When Antony’s friends begged him to leave, and then dragged him, away from the desert twenty years later, his health was superb and the power of his ministry was unmistakable. Antony shows me what new life really costs–everything! He also scares me to death and he makes me tremble before the deep spiritual reality that he knew during and after the desert. But he also gives me hope. I’ve was in a

The Lausanne Catholic-Evangelical Conversation 2014 (2)

During the days of September 11-13, 2014, twenty-six people from Catholic and evangelical churches gathered to build relationships for the sake of Christ’s mission. Yesterday I shared the first portion of our report. Today I share the second part of our document.


Relationships for the Sake of the Mission

The 2014 Lausanne Catholic-Evangelical Conversation

Part Two

Nate Bacon suggested the Emmaus Road dialogue as a model of evangelization.  In the context of sharing their pain, disappointment, and devastation the two disciples invited Jesus into their conversation, as did the disciples who Jesus sent out two by two, appearing to the townspeople they encounter as homeless people.  In touching the wounds of humanity, we touch the wounds of Christ.  We say to the poor, “we need you.”  We need the poor; we do evangelization because we need to, in order to encounter Christ.

130829 Father Barron-060 2Fr. Barron had previously suggested another way of viewing the church: “the prolongation of the Incarnation through space and time.”   Many were intrigued by this notion, but Suzanne McDonald explained

ISIS and the Importance of Christian-Muslim Relations in the US (Guest Blog)

tom_ryanThe recent 9/11 anniversary of the attacks on the Twin Towers in Manhattan and the Pentagon in Washington, D.C. also brought with it, especially in light of the present actions of ISIS/ISIL , memories of the backlash against Muslim and even Sikh communities on our own continent. Those memories underline how important it is to build relationships with people of other faiths — especially in our efforts to help those who are the victims of such violence and to seek together the common goal of peace.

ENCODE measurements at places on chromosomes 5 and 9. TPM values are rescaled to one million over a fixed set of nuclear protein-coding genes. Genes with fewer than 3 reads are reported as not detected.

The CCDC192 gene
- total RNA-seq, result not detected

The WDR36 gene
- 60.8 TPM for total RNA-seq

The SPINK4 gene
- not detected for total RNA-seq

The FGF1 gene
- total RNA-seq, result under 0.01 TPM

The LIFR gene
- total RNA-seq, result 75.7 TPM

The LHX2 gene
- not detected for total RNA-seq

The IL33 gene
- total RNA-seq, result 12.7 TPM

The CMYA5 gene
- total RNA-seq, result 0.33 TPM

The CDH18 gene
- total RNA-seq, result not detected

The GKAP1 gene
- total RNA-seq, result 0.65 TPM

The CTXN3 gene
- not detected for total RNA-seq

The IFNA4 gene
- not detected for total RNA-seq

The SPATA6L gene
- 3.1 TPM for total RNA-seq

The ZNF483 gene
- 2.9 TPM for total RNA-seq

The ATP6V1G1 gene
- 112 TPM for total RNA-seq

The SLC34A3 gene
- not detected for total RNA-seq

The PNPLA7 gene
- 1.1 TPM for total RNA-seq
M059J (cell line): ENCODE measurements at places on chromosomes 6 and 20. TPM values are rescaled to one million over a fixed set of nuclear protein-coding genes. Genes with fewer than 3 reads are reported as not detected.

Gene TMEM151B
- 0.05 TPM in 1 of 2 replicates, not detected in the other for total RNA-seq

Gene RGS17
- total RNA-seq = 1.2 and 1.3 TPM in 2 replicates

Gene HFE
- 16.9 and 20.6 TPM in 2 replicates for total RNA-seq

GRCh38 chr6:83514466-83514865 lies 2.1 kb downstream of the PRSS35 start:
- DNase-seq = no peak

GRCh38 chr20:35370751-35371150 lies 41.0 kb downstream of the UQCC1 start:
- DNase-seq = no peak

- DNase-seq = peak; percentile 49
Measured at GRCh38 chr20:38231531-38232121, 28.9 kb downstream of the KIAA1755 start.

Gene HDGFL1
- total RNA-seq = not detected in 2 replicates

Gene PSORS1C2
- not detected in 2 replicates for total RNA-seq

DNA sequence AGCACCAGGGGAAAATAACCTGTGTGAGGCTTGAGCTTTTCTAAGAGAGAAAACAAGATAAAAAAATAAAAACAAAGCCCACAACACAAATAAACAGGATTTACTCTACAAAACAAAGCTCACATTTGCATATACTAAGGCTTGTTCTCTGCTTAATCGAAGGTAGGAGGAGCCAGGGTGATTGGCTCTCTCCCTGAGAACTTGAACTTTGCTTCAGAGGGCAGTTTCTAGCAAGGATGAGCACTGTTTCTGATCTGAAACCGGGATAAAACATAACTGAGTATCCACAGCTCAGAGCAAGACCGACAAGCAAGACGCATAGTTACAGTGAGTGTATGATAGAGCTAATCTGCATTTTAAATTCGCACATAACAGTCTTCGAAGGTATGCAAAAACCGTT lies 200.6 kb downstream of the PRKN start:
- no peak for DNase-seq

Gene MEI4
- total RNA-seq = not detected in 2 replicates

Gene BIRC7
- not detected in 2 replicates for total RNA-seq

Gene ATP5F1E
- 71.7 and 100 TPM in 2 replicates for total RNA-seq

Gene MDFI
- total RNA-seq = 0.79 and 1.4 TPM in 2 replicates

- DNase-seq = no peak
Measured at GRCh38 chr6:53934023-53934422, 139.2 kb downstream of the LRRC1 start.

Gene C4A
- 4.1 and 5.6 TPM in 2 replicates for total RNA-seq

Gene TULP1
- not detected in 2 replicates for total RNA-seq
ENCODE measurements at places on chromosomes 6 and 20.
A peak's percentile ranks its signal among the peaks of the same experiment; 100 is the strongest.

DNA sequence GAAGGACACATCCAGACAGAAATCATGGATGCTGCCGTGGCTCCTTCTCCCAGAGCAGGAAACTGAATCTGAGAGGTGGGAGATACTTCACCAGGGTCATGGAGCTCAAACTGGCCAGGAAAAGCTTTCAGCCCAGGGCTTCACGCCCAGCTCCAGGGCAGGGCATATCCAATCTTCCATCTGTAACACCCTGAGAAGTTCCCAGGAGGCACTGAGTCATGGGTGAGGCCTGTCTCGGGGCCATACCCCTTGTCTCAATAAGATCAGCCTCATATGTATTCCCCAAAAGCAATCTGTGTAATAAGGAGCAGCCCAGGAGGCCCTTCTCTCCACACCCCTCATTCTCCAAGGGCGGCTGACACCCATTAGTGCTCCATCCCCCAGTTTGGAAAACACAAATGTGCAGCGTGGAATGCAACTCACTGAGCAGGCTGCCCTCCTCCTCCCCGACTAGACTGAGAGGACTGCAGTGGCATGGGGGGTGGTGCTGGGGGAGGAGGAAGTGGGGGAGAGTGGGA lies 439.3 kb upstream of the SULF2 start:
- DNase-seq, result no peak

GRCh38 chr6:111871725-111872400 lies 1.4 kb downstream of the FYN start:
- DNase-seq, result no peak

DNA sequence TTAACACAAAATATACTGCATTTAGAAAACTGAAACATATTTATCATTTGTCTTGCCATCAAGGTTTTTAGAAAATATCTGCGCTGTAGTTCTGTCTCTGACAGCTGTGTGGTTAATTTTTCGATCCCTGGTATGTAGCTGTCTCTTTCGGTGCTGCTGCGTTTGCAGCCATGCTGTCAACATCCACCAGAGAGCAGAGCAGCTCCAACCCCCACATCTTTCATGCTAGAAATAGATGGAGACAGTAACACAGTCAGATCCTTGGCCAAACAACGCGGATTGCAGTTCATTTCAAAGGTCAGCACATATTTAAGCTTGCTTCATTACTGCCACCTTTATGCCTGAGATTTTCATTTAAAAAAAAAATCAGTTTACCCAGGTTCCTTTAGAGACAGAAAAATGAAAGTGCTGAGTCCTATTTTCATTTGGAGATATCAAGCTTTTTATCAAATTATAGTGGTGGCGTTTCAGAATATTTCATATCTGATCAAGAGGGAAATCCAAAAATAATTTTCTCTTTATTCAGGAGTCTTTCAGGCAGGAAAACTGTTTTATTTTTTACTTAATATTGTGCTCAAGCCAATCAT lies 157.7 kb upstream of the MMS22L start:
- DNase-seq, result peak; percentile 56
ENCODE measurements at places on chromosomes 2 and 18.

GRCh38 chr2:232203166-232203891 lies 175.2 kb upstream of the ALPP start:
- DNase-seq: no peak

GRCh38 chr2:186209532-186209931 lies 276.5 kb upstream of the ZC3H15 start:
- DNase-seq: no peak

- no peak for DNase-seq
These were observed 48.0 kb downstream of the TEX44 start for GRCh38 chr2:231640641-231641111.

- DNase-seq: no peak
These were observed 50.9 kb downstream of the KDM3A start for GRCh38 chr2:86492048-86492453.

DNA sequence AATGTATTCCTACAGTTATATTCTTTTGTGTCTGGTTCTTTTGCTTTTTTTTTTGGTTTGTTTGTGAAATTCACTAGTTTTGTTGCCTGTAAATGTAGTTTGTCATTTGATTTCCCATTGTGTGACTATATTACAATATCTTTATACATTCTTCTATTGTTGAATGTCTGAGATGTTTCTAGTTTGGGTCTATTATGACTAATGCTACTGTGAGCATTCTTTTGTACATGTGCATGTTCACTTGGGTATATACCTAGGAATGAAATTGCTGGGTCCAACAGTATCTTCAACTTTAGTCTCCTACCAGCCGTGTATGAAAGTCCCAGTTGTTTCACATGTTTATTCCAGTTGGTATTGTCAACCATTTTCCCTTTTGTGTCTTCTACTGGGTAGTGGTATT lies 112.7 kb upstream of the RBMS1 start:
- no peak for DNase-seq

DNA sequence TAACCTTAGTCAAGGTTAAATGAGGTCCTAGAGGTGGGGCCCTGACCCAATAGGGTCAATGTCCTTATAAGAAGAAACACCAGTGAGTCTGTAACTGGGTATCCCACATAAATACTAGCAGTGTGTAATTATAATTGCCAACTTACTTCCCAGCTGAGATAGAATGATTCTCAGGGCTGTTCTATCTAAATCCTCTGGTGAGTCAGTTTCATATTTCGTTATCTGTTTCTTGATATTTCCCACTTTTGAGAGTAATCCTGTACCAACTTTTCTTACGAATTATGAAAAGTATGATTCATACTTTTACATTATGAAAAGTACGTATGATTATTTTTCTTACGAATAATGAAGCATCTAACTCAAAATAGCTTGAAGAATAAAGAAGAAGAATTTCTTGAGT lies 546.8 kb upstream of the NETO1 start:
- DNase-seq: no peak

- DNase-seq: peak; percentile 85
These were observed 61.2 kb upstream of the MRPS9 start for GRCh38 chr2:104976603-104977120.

The Committee on Ecumenical and Interreligious Affairs of the U.S. Conference of Catholic Bishops (USCCB) said as much when it reasserted their commitment to dialogue with other religions and Muslims in particular in a statement released August 19. The committee listed tensions between Christians and Muslims in different parts of the world as a primary reason for reaffirming the need for dialogue.

“We understand the confusion and deep emotions stirred by real and apparent acts of aggression and discrimination by certain Muslims against non-Muslims, often against Christians abroad,” the bishops wrote. “Along

What Can Be Done to Seek Unity Between Catholics and Evangelicals?

It is no secret that I am an evangelical Protestant. (I do not think the word “evangelical” makes for a good noun thus I use it here intentionally as an adjective.) I was originally ordained in an evangelical Protestant context (Southern Baptist, a fellowship of churches that actually resisted the name “evangelical” until more recently), received three degrees from evangelical schools and then pastored in an evangelical Baptist denomination for twenty years (The Baptist General Conference). I  entered the Reformed Church in America, about ten years ago, out of growing conviction that I could find a “broader way” of expressing my Reformed faith in both catholicity and ecumenism. I wanted a church home that had a meaningful catholic history and some ecclesial stability without all the stops and strictures of the rigidly conservative Reformed Church expressions that I see in the U.S. (More of my friends are still within such groups than within the RCA where I am hardly known at all. It might surprise some to know how many of these friends, who remain in these denominations, are very open to the thought process that led me